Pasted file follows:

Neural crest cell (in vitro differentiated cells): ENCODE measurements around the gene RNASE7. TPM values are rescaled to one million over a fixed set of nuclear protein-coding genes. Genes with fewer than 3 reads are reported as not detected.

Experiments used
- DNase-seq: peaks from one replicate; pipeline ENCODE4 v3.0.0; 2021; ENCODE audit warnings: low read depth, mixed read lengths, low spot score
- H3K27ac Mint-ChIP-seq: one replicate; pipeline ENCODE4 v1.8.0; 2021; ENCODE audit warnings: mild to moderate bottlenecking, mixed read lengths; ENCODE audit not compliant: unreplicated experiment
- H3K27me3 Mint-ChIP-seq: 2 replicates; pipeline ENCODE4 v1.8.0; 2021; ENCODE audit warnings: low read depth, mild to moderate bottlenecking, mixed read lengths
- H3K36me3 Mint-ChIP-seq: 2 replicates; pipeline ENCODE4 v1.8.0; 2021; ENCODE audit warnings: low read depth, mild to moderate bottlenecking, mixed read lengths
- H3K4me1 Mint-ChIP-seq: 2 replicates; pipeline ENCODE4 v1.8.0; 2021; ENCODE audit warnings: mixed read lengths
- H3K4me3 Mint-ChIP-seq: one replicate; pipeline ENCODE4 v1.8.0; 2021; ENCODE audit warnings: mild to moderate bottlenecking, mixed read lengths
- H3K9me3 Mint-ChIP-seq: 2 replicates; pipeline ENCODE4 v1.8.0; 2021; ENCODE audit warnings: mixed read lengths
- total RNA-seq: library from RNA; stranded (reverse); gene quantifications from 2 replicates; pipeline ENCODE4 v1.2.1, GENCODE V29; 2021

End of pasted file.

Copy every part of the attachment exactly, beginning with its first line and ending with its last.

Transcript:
Neural crest cell (in vitro differentiated cells): ENCODE measurements around the gene RNASE7. TPM values are rescaled to one million over a fixed set of nuclear protein-coding genes. Genes with fewer than 3 reads are reported as not detected.

Experiments used
- DNase-seq: peaks from one replicate; pipeline ENCODE4 v3.0.0; 2021; ENCODE audit warnings: low read depth, mixed read lengths, low spot score
- H3K27ac Mint-ChIP-seq: one replicate; pipeline ENCODE4 v1.8.0; 2021; ENCODE audit warnings: mild to moderate bottlenecking, mixed read lengths; ENCODE audit not compliant: unreplicated experiment
- H3K27me3 Mint-ChIP-seq: 2 replicates; pipeline ENCODE4 v1.8.0; 2021; ENCODE audit warnings: low read depth, mild to moderate bottlenecking, mixed read lengths
- H3K36me3 Mint-ChIP-seq: 2 replicates; pipeline ENCODE4 v1.8.0; 2021; ENCODE audit warnings: low read depth, mild to moderate bottlenecking, mixed read lengths
- H3K4me1 Mint-ChIP-seq: 2 replicates; pipeline ENCODE4 v1.8.0; 2021; ENCODE audit warnings: mixed read lengths
- H3K4me3 Mint-ChIP-seq: one replicate; pipeline ENCODE4 v1.8.0; 2021; ENCODE audit warnings: mild to moderate bottlenecking, mixed read lengths
- H3K9me3 Mint-ChIP-seq: 2 replicates; pipeline ENCODE4 v1.8.0; 2021; ENCODE audit warnings: mixed read lengths
- total RNA-seq: library from RNA; stranded (reverse); gene quantifications from 2 replicates; pipeline ENCODE4 v1.2.1, GENCODE V29; 2021